She gets out first. The road is quiet and the air is still. She knows by the sharpness that they are near the mountain.
The deer is breathing and she lays her hands on its warm body, feels its insides moving, its lungs moving.
‘It’s just a baby,’ she says.
‘Lucky. We could have been killed if it was a big one.’ He’s come to stand beside her but he doesn’t kneel down to where she sits with her hands on the animal like a healer.
‘We’ll drag it off the road,’ he says. ‘Not much else we can do for it. It came out of nowhere.’ He is leaning over the car, looking for any damage to the headlights.
‘Oh no,’ she says, ‘No, we have to kill it. Look at its eyes. Look at its leg. He’s in pain. He could take all night to die. He could be here until morning.’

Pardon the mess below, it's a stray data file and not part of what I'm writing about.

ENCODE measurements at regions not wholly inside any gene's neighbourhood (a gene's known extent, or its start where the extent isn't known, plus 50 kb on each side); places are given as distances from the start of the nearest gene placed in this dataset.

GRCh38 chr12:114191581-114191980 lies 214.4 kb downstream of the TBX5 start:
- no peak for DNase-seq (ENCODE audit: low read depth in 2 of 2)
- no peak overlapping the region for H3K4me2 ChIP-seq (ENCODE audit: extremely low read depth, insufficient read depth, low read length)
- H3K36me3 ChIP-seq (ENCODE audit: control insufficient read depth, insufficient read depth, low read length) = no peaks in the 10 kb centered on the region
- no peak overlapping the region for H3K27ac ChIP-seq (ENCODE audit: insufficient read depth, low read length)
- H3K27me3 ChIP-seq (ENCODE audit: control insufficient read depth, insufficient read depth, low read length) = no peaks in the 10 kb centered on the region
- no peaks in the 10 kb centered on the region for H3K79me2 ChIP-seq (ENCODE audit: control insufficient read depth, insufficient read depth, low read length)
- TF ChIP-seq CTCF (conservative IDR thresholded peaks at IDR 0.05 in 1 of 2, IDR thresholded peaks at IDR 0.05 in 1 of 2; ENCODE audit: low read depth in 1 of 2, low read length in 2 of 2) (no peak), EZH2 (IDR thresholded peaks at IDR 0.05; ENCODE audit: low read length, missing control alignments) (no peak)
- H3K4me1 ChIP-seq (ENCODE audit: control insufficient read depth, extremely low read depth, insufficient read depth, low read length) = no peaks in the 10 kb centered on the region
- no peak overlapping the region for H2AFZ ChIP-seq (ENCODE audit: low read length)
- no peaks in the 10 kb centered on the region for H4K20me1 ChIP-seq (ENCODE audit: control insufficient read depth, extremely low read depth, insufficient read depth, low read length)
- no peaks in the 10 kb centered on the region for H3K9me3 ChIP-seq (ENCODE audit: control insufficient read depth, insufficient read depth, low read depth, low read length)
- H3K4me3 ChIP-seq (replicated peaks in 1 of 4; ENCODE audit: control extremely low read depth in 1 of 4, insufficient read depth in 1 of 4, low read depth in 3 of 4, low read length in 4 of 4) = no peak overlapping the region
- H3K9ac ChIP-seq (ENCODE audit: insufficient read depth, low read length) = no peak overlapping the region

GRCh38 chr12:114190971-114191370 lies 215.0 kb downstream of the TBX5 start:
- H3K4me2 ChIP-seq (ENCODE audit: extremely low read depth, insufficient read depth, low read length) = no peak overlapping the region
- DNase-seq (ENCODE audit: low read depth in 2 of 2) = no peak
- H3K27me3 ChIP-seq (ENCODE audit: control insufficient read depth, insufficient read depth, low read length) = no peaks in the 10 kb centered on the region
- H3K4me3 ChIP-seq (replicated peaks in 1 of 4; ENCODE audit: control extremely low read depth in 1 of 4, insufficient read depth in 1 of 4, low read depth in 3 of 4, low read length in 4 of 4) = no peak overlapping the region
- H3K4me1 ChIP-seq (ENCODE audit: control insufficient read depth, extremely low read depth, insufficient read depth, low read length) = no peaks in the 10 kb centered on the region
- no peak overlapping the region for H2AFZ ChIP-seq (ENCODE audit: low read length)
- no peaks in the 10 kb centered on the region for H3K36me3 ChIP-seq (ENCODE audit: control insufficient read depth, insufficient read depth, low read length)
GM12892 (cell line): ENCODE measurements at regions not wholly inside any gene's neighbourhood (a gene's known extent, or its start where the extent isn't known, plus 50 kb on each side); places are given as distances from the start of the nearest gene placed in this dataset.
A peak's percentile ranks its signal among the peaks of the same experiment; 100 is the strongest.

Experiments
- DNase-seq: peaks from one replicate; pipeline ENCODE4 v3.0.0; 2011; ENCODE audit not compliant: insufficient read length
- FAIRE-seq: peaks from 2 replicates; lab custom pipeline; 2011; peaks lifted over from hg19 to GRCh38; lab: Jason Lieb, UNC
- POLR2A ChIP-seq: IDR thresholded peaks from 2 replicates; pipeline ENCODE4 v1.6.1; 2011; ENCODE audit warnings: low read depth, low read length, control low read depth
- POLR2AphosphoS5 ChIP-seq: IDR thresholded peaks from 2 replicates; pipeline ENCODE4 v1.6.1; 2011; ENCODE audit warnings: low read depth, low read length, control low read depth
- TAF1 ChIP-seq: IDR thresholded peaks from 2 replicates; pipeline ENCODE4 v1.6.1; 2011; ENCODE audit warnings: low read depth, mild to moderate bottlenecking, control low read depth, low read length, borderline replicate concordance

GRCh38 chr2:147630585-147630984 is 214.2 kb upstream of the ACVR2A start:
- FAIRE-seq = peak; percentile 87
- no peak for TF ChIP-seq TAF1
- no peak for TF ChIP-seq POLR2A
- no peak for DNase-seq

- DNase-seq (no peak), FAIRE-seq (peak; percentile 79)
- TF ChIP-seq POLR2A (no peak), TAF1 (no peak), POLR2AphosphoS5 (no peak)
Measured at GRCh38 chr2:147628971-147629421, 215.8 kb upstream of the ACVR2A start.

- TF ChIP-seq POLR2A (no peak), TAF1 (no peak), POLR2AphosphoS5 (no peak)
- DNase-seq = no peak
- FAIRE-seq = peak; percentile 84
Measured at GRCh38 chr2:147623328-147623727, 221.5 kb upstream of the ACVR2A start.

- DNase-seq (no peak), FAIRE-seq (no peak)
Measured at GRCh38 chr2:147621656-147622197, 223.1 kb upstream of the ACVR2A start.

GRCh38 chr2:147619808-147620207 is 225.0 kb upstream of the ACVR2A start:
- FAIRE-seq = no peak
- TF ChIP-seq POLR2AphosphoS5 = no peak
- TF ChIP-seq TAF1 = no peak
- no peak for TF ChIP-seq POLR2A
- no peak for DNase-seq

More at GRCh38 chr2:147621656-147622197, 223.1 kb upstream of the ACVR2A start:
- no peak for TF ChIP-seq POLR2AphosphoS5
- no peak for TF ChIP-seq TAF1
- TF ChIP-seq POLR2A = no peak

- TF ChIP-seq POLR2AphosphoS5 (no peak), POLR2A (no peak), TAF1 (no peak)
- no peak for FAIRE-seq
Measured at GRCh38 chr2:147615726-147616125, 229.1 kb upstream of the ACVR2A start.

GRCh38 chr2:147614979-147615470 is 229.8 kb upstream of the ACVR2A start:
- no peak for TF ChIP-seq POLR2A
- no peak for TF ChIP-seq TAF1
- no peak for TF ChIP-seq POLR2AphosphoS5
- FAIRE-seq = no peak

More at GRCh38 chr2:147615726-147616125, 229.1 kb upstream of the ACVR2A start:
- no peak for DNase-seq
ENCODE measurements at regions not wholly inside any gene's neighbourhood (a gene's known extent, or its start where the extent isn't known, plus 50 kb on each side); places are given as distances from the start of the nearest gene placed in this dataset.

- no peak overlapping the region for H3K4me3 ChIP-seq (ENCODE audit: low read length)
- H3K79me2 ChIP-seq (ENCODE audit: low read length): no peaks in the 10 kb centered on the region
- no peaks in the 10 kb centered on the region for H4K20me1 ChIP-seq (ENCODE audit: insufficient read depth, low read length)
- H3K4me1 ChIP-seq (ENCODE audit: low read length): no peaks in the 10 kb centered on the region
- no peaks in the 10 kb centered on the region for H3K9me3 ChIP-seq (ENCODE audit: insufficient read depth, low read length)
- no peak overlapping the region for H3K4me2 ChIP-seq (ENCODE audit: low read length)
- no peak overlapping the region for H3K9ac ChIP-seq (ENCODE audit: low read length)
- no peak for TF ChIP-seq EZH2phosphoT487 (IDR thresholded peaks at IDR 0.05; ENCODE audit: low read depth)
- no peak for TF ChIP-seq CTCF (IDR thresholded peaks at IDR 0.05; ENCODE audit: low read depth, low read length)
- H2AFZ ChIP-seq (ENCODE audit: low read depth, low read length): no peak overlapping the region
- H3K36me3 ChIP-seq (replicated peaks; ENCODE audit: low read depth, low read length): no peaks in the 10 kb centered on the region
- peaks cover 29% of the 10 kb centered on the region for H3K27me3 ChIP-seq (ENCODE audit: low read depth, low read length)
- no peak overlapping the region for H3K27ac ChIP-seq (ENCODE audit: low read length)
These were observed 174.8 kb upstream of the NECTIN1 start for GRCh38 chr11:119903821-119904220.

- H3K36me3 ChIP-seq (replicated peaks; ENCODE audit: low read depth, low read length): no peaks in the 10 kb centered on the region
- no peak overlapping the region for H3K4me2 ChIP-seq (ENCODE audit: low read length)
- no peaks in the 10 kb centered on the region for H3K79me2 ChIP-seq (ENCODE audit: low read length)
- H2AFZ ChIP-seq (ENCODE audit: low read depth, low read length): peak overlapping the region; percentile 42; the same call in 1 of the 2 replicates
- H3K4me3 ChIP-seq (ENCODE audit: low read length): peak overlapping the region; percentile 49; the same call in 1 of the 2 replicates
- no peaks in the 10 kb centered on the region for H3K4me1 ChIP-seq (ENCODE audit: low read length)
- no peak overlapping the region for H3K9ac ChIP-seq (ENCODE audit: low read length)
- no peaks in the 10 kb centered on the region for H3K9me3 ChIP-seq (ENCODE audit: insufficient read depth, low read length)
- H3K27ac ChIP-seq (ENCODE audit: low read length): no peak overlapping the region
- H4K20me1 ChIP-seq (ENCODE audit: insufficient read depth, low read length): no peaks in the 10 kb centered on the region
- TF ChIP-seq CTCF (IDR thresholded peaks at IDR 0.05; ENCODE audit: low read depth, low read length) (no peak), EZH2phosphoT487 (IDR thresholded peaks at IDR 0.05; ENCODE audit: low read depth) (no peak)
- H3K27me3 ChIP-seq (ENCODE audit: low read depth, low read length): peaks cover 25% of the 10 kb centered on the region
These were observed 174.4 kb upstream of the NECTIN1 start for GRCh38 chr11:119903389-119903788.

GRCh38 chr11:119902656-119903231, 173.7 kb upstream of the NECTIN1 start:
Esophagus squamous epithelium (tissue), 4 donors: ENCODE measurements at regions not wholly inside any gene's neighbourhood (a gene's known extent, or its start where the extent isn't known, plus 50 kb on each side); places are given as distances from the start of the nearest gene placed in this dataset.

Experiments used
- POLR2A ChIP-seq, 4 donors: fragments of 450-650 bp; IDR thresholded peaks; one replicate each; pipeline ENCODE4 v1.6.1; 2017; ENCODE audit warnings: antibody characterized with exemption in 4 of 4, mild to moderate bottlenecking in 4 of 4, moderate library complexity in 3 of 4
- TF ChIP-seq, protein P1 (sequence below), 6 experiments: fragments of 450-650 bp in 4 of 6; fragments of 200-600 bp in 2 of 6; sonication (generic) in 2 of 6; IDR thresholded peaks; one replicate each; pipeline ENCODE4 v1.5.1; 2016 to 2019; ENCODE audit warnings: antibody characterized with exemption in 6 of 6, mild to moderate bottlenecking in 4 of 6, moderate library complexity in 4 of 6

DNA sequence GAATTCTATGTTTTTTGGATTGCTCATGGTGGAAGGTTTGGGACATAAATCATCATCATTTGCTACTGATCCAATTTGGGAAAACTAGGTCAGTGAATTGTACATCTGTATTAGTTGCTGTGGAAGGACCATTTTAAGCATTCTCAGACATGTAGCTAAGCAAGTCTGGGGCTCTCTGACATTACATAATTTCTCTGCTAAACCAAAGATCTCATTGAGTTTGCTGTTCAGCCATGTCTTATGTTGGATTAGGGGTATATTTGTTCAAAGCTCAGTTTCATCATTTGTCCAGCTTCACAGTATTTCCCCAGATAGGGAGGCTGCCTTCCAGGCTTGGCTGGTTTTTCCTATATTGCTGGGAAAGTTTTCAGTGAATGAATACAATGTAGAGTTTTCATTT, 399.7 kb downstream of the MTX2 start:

They both think of the deer breathing through the longest hours of the nights while they do they same, keeping pace with it, two hours from this spot.
‘I won’t kill it,’ he says. ‘Jesus. I just want to get to where we’re going. I won’t kill it.’
‘I’ll do it,’ she says.
‘Is that too much to ask? That we just get somewhere without all this drama?’ He kicks the ground and she doesn’t know if he does it on purpose or if his foot bounces but he kicks the deer. It lets out a long sigh.
They drag it to the roadside and he waits in the car while she gets a hammer from the toolbox in the boot. All this time no one else goes by. If only someone would come past, she thinks. They would tell me what to do.
She thinks he is crying in the car.
She kneels beside the deer in the grass and feels the stalks flatten beneath her. If this is the only thing I had to do in my whole life, I couldn’t do it, she thinks.